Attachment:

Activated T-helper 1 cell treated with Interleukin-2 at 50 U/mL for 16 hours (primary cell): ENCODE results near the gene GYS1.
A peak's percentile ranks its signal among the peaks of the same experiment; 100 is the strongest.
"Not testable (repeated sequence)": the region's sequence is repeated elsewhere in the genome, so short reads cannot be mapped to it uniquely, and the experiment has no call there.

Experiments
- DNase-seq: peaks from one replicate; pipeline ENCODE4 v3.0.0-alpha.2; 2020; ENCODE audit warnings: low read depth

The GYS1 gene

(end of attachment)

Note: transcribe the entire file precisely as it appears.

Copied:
Activated T-helper 1 cell treated with Interleukin-2 at 50 U/mL for 16 hours (primary cell): ENCODE results near the gene GYS1.
A peak's percentile ranks its signal among the peaks of the same experiment; 100 is the strongest.
"Not testable (repeated sequence)": the region's sequence is repeated elsewhere in the genome, so short reads cannot be mapped to it uniquely, and the experiment has no call there.

Experiments
- DNase-seq: peaks from one replicate; pipeline ENCODE4 v3.0.0-alpha.2; 2020; ENCODE audit warnings: low read depth

The GYS1 gene